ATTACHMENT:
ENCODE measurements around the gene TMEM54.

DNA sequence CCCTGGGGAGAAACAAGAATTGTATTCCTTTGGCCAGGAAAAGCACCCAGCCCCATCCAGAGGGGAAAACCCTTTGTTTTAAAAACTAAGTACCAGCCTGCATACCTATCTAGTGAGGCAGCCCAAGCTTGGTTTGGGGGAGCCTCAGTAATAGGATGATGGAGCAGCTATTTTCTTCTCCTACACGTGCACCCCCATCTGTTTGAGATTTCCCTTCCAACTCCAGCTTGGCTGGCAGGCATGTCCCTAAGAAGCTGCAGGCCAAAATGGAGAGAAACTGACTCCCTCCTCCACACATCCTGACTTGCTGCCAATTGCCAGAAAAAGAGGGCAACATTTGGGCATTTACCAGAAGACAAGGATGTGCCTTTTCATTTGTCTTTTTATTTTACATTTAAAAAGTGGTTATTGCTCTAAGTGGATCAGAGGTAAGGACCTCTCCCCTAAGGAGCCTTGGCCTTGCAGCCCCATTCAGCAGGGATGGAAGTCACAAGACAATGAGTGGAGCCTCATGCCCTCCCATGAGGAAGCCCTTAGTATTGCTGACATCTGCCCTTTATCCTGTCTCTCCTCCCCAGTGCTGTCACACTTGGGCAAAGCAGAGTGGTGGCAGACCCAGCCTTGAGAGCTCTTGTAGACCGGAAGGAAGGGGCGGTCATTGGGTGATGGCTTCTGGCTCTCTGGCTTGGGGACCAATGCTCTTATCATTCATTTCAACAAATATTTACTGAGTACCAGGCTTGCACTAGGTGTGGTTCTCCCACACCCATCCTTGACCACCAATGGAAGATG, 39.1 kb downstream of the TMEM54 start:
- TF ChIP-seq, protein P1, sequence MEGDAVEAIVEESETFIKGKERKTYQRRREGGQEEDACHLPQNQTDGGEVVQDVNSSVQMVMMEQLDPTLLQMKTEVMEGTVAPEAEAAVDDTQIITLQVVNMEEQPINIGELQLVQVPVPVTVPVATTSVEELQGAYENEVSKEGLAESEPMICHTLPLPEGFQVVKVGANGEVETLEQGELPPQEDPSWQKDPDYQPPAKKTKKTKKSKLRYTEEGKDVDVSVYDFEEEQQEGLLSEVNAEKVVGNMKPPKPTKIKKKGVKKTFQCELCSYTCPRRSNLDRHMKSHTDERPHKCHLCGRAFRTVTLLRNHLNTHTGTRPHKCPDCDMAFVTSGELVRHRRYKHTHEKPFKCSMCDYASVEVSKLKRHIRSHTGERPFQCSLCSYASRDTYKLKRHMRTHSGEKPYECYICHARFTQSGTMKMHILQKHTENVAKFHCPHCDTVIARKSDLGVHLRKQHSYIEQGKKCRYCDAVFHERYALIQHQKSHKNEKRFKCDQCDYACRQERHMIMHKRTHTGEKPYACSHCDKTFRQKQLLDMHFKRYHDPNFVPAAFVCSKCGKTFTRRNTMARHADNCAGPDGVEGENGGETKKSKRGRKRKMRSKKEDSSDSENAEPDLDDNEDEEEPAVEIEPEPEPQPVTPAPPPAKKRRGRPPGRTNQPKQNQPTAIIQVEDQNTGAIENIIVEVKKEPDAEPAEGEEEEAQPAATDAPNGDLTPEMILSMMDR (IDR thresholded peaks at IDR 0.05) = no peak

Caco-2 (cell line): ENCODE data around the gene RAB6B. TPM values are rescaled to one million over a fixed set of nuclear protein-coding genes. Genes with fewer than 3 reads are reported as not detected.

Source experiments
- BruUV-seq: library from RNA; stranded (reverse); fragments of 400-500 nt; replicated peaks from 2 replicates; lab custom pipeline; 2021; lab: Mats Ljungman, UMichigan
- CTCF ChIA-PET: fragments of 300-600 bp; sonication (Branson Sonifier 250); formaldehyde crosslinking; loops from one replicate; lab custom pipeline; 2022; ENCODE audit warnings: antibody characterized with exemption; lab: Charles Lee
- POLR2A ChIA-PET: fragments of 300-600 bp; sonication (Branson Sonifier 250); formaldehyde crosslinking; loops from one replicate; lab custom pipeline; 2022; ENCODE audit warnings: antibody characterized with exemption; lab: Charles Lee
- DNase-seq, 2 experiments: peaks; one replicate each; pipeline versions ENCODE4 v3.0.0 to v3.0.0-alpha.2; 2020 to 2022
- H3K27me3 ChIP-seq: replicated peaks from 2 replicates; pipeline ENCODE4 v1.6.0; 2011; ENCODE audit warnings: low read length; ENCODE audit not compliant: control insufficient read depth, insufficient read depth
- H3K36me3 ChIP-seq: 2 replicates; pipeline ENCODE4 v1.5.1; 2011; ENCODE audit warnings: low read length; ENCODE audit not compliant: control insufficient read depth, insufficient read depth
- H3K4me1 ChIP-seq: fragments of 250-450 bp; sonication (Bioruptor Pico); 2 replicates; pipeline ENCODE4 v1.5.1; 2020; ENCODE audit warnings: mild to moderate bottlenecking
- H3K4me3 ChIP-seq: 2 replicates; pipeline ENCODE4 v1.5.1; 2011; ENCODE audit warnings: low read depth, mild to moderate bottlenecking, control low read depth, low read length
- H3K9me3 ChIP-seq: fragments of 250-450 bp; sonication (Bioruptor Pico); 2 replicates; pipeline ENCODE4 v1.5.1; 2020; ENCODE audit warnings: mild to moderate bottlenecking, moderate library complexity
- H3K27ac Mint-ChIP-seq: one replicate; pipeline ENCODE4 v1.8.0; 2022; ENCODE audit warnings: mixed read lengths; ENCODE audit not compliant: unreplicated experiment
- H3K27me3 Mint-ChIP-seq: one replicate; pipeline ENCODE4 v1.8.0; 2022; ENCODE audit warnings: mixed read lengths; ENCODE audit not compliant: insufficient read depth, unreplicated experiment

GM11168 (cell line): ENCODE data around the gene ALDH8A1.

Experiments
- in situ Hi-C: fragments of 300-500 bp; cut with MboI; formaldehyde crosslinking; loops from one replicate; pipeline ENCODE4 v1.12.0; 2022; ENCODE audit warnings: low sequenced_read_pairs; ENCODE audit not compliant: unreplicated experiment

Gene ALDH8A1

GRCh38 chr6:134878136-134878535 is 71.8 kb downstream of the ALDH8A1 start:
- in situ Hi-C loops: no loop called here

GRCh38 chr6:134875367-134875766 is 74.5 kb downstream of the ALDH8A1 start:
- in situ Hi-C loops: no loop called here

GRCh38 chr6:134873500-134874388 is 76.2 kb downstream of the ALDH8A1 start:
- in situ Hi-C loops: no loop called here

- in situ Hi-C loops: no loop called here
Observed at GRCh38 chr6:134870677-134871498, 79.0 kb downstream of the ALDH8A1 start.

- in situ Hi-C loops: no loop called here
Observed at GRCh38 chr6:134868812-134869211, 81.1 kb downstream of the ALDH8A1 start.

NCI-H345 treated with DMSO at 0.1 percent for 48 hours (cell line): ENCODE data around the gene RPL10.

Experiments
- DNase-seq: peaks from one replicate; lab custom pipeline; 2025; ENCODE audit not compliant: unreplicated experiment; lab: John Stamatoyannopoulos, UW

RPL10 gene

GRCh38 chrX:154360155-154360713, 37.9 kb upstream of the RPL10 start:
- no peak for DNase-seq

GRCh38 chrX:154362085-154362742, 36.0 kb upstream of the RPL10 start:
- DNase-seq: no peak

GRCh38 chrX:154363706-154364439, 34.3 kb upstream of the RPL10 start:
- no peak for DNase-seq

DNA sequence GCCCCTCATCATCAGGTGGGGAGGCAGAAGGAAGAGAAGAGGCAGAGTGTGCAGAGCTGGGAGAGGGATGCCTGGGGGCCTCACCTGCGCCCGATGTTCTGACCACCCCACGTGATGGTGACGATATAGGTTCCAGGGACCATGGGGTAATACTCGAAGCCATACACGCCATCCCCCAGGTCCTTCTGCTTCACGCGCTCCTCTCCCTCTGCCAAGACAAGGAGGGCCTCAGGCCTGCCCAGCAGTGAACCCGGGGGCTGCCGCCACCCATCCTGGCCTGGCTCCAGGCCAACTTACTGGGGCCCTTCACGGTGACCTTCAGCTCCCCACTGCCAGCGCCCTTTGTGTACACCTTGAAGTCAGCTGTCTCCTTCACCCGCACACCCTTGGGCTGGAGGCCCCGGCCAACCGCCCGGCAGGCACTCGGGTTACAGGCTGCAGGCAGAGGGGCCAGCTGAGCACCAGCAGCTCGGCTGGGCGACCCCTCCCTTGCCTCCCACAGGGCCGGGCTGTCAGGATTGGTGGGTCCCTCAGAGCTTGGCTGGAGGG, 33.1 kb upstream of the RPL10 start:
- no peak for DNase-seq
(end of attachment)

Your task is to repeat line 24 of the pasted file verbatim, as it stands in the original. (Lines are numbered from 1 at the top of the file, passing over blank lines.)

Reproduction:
- in situ Hi-C loops: no loop called here